Among these themes, “Execution/Found Bodies” is the blog’s most prevalent at 42 percent (see Table 1). The gruesome nature of posts in this category generates substantial controversy, since many people find such blunt treatment of violence either insensitive or conducive to an inappropriate fascination for crime.

We also looked at the most frequent two-word terms, or bi-grams (see Table 2), and found that terms similar to the topical categories appear. This search reveals that the main actors in the war are the Mexican army, organized crime, armed groups, and federal, state, and municipal police forces. We also observe frequent mention of ages— often between twenty-five and thirty-five years—presumably those of individuals killed. Lastly, the articles mention the “United States” as a frequent actor. Mexican politicians are not keen to challenge the status quo with regard to drug policies in the United States, and Mexican media often reflect this bias. Blog del Narco did not demonstrate the same deference, instead publishing articles critical of the United States.

Table 2: Top ten most frequent bi-grams

Based on the topic modeling, we performed a simple keyword search for several terms that emerged as particularly salient. We found that 67 percent of articles (5,419) mention deaths, 46 percent (3,739) mention shootouts or attacks, 26.5 percent (2,147) mention arrests, and 9 percent (753) mention a “narco” message (often in the form of banners hung in public spaces).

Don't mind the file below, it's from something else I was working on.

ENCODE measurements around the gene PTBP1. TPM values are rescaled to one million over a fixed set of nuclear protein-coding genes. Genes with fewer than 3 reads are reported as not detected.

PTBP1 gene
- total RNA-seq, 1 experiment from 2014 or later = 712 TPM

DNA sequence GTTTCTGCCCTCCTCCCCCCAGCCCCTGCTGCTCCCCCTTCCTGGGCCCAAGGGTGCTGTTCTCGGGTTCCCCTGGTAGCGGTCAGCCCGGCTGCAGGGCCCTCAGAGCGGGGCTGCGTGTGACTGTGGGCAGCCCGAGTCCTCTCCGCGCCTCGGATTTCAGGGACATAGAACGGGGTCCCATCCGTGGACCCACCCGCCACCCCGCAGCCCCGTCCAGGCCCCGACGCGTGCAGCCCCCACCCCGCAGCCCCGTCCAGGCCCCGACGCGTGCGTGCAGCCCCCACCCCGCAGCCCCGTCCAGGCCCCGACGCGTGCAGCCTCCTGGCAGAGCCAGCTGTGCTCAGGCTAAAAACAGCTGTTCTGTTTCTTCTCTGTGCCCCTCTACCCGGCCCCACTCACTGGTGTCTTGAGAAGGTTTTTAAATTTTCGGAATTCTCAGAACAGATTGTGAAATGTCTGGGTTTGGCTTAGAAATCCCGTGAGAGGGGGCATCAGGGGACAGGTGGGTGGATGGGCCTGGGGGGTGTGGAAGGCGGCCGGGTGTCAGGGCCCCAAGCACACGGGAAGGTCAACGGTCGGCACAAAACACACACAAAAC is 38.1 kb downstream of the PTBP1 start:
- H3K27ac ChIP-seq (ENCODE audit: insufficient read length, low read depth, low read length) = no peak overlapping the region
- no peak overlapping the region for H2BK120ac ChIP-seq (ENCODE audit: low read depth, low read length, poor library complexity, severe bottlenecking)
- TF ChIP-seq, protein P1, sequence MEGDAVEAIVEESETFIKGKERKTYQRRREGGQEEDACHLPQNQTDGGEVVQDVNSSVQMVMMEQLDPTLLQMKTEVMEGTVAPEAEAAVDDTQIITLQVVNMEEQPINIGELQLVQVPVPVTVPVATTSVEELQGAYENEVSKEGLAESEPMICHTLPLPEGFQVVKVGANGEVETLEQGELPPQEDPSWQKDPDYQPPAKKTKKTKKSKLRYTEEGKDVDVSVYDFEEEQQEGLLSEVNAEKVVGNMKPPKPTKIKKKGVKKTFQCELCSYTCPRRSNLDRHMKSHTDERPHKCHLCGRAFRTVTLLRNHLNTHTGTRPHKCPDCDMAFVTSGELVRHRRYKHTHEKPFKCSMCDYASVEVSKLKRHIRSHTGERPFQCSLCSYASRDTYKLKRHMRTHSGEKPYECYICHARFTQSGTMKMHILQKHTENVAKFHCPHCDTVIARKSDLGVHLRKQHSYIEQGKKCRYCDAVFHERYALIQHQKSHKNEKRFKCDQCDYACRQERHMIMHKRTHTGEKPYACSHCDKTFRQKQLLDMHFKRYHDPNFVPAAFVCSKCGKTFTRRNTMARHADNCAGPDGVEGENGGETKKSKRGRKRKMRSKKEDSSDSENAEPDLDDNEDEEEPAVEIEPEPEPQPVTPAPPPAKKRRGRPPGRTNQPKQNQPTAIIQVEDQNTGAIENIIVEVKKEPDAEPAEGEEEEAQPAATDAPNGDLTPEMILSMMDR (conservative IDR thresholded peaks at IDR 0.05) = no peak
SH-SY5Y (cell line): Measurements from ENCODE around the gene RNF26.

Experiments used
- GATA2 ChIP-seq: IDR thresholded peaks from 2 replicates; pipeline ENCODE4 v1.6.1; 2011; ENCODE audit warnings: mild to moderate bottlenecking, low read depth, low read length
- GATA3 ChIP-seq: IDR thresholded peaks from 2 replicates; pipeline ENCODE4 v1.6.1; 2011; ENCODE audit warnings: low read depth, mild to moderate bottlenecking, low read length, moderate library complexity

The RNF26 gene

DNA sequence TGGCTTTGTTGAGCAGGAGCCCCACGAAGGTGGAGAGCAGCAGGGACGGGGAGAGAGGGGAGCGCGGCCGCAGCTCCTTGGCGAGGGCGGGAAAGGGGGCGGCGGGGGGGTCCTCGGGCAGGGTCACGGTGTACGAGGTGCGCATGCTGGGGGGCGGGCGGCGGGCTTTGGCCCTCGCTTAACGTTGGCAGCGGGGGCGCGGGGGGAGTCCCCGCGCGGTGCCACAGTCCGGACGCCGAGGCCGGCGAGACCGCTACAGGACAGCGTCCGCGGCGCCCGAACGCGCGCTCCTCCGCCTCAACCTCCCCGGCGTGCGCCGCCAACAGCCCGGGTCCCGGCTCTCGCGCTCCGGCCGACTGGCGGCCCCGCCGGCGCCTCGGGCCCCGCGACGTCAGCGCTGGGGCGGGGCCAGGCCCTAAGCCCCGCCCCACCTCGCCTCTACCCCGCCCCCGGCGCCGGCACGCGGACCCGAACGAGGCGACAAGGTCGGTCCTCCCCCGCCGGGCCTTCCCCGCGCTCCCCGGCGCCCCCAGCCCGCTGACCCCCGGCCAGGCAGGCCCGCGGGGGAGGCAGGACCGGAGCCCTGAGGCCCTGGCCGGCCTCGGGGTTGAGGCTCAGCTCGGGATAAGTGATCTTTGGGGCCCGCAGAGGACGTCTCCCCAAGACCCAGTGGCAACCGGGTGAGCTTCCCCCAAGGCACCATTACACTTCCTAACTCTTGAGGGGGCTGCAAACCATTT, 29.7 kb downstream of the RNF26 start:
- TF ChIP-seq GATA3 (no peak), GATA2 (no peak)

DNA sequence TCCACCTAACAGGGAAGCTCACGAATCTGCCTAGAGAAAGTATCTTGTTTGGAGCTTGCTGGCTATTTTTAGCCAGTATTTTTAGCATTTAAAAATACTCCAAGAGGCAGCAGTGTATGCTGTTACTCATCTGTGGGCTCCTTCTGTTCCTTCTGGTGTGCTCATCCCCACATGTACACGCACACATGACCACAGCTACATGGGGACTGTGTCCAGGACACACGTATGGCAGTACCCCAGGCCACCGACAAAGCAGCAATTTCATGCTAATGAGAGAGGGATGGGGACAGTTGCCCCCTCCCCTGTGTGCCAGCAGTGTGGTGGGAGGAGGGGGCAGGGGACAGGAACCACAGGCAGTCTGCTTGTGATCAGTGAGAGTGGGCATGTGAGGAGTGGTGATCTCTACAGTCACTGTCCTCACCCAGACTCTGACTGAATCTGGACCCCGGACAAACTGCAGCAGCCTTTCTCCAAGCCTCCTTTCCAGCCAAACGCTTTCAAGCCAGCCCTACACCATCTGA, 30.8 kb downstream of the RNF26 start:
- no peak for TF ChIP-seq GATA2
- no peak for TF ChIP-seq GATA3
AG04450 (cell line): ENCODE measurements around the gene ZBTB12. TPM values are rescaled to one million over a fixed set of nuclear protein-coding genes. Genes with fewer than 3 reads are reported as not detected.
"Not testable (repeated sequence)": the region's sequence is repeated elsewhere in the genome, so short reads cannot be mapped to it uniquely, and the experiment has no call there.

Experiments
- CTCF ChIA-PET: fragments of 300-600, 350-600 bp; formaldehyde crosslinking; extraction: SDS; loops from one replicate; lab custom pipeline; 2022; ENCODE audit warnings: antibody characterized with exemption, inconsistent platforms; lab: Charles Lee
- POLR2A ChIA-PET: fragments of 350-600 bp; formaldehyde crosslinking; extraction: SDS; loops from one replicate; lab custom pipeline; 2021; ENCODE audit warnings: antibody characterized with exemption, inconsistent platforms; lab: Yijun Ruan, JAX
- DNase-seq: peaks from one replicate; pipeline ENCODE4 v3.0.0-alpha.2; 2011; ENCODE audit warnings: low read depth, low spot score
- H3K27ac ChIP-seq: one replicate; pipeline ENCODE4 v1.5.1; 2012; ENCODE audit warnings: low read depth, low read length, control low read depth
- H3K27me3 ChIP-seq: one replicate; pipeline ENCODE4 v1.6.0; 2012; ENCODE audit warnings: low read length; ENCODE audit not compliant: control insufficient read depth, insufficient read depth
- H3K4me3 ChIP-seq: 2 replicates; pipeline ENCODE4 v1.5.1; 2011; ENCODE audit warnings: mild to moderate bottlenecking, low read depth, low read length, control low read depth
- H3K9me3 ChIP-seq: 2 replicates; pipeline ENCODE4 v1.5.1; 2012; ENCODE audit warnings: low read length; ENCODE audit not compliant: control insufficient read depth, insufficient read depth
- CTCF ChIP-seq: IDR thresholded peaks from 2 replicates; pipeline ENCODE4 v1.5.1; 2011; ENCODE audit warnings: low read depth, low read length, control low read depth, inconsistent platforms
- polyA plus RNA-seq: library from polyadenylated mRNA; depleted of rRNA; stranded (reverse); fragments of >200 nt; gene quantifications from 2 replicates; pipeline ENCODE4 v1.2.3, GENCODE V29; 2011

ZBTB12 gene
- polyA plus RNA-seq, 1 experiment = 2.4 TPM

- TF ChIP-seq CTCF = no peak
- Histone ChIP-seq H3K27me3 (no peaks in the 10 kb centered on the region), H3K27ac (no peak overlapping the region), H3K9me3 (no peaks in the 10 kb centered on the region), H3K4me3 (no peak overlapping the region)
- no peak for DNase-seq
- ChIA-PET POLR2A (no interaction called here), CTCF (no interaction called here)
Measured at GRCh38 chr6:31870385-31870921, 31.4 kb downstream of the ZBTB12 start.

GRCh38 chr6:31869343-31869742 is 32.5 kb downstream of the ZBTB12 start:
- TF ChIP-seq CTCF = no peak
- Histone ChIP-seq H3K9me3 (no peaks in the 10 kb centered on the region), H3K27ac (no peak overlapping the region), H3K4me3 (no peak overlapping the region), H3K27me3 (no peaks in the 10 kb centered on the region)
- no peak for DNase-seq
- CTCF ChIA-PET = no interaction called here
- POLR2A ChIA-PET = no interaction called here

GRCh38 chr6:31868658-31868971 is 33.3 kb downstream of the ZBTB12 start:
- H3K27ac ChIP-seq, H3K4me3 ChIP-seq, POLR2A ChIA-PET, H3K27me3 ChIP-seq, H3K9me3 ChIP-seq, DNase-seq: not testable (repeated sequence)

Attribution and Provenance:

Blog del Narco has been involved in numerous controversies. In September 2010, another blogger accused Blog del Narco of plagiarism and revealed the administrator’s supposed real identity. Other journalists have raised the possibility that some of the content in Blog del Narco is actually appropriated from local news media.[xxi]

More work is needed to compare the content of every single Blog del Narco post against available online content. Whatever the findings may be, one way of thinking about Blog del Narco is that it became both a receptacle for exclusive news akin to Wikileaks and a news aggregator akin to Huffington Post. These two roles might explain part of the success of the website as the go-to destination for information about the Mexican drug war. Blog del Narco quickly acquired a reputation for providing exclusive content, most notably gruesome execution videos. As these videos went viral, the site’s popularity skyrocketed. Despite the particular climate of violence in Mexico, mainstream journalistic media did not typically address such topics. The site’s content allowed both those affected by violence and those who take an interest in violence to virtually congregate around the posts to discuss the events. Mexico has a long tradition of crime-focused tabloids that concentrate on shocking content; Blog del Narco may represent a digital extension of this type of journalism.

 

A Community-Building Space: